In the opening moments of Purgatorio, the film’s major thesis is established by asking the viewers to close their eyes and think back to the world when borders didn’t exist. As the film states, if you draw a line on paper it’s just a line, but when you draw a line in the sand it is only there to divide us. The tensions between the United States and Mexico over illegal immigration have become so emotionally charged that any proper debate has spun out of control. Purgatorio does its best to bring the issue back down to the ground level, exploring the people and places in play from all angles. Despite the exhaustive amount of political speechifying that has been going on the past decade, the film is able to clear out the noise and offer a few new perspectives, as well.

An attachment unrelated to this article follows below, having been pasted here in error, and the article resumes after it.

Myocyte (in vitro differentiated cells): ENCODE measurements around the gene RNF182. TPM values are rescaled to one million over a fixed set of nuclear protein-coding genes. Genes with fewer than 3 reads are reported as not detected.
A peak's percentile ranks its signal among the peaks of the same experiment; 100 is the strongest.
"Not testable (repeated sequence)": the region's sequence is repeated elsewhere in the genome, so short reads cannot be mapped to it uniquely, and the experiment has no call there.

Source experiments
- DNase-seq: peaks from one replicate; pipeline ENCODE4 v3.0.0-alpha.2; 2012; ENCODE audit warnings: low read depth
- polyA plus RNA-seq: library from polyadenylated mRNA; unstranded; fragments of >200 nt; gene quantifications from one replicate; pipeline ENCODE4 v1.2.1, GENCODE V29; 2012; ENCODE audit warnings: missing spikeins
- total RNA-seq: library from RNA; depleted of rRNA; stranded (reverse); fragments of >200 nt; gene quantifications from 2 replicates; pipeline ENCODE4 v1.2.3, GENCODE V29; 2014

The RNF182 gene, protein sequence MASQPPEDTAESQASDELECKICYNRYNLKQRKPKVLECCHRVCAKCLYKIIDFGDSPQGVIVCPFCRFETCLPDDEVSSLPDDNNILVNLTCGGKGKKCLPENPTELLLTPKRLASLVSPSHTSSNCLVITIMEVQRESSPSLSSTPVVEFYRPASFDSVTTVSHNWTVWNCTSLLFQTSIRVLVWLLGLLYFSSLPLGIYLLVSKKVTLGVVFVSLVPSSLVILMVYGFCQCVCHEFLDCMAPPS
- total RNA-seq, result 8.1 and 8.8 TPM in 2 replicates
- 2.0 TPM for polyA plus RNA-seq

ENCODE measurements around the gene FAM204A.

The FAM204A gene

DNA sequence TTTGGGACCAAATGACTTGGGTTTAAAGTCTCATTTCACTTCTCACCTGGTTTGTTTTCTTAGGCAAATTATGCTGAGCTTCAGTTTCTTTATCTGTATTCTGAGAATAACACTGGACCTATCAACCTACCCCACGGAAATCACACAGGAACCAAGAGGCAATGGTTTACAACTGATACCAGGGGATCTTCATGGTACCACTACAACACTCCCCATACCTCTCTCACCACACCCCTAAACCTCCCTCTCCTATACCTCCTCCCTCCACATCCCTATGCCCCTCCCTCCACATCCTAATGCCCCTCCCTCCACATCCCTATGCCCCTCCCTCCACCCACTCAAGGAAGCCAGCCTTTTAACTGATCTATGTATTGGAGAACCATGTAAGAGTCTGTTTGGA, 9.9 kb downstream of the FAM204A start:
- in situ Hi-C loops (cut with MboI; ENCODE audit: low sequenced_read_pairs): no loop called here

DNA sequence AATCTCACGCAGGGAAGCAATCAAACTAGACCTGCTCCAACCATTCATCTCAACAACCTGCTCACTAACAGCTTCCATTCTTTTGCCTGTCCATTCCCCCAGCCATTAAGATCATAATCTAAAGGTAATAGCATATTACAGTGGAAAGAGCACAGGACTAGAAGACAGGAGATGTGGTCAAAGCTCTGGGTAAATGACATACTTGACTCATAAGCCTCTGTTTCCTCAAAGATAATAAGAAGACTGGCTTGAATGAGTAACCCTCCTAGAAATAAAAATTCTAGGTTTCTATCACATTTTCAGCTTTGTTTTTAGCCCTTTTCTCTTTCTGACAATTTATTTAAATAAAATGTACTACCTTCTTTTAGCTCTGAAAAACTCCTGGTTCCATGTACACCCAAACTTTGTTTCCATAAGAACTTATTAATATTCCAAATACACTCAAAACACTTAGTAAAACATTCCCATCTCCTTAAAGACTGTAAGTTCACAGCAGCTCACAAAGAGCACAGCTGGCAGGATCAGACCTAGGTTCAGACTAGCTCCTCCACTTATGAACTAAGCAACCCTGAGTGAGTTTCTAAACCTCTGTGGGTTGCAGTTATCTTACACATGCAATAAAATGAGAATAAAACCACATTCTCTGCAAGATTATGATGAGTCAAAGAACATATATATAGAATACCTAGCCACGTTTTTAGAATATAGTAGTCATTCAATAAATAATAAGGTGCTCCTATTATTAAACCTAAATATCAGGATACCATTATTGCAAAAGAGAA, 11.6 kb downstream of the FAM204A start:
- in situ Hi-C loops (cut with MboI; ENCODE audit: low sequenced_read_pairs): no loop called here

Purgatorio is quite similar in construction and narrative to a film that I reviewed earlier in the festival, the middle east conflict film Infiltrators. These films both work as a broad exploration of their topics while offering a series of brief profiles which catch small moments and stories. Purgatorio has a really well-rounded cast of characters — Mexicans looking to cross the border, Americans who are looking to help or hunt the crossers, and everything in between. The film talks to professionals affected by the issue who are outside of the debate, like a doctor who works to identify the anonymous men and women who don’t successfully make the journey and even a dog catcher who patrols the Mexican side of the border. These specific profiles don’t add much to the surface, but they give a wider view to the overall tapestry that Reyes builds. Perhaps the two most intriguing profiles of the film are American men at completely opposite ends of the issue’s spectrum. One see these crossers as heroes, liking them to a history of Americans who lose their jobs and travel far distances to provide for their families. The other’s job is to literally hunt crossers in order to deter them from entering the United States. Reyes walks along with the hunter, who shows his process and the clues for when potential illegal immigrants are in the area.